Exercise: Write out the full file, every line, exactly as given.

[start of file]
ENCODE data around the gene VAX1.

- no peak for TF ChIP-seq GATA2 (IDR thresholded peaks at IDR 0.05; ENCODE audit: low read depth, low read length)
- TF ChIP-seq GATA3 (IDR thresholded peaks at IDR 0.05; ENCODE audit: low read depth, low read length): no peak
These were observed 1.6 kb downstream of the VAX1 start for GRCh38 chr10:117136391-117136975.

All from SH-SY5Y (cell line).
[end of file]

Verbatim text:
ENCODE data around the gene VAX1.

- no peak for TF ChIP-seq GATA2 (IDR thresholded peaks at IDR 0.05; ENCODE audit: low read depth, low read length)
- TF ChIP-seq GATA3 (IDR thresholded peaks at IDR 0.05; ENCODE audit: low read depth, low read length): no peak
These were observed 1.6 kb downstream of the VAX1 start for GRCh38 chr10:117136391-117136975.

All from SH-SY5Y (cell line).